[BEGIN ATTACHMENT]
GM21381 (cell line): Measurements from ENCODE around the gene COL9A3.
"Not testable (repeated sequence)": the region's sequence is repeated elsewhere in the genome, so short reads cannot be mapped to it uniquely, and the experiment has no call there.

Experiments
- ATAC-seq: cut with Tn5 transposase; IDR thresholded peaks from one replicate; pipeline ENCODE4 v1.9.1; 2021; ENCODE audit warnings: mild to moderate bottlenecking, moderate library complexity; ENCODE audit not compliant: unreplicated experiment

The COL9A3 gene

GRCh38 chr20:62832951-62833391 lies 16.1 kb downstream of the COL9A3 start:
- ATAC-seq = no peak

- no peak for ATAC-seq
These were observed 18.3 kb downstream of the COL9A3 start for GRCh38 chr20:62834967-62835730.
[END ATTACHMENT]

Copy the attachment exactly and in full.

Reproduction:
GM21381 (cell line): Measurements from ENCODE around the gene COL9A3.
"Not testable (repeated sequence)": the region's sequence is repeated elsewhere in the genome, so short reads cannot be mapped to it uniquely, and the experiment has no call there.

Experiments
- ATAC-seq: cut with Tn5 transposase; IDR thresholded peaks from one replicate; pipeline ENCODE4 v1.9.1; 2021; ENCODE audit warnings: mild to moderate bottlenecking, moderate library complexity; ENCODE audit not compliant: unreplicated experiment

The COL9A3 gene

GRCh38 chr20:62832951-62833391 lies 16.1 kb downstream of the COL9A3 start:
- ATAC-seq = no peak

- no peak for ATAC-seq
These were observed 18.3 kb downstream of the COL9A3 start for GRCh38 chr20:62834967-62835730.